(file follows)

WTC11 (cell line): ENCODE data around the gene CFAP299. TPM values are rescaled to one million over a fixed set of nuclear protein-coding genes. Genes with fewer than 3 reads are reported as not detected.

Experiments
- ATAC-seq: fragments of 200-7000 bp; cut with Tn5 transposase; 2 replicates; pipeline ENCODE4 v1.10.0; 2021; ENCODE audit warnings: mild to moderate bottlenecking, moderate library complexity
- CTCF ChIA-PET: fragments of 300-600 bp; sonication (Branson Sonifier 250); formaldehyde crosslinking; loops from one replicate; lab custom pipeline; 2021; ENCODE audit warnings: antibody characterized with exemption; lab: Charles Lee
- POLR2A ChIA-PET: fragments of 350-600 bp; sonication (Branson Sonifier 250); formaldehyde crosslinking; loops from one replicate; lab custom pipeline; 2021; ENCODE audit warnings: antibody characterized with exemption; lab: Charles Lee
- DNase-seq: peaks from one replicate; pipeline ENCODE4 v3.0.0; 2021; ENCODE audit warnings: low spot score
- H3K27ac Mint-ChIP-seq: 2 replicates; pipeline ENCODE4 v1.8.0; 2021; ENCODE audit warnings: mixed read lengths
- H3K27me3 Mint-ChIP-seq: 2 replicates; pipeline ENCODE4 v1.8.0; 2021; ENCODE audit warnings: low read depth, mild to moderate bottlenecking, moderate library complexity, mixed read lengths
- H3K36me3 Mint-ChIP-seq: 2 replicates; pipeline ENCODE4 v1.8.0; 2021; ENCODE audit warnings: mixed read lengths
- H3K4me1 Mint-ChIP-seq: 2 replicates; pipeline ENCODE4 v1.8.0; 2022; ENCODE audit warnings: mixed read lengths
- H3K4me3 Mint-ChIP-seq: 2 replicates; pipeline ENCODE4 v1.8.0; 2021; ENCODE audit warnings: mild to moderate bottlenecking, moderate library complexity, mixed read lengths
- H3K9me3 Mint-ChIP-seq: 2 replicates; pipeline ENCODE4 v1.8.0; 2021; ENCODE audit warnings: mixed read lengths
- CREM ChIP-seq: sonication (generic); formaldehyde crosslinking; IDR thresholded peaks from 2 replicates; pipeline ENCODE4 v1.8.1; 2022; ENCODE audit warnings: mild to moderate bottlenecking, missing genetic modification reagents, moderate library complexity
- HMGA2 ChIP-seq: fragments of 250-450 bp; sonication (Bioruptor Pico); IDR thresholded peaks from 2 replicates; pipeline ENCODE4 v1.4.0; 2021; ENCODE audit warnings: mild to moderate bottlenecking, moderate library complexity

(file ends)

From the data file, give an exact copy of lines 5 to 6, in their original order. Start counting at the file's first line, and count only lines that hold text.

- POLR2A ChIA-PET: fragments of 350-600 bp; sonication (Branson Sonifier 250); formaldehyde crosslinking; loops from one replicate; lab custom pipeline; 2021; ENCODE audit warnings: antibody characterized with exemption; lab: Charles Lee
- DNase-seq: peaks from one replicate; pipeline ENCODE4 v3.0.0; 2021; ENCODE audit warnings: low spot score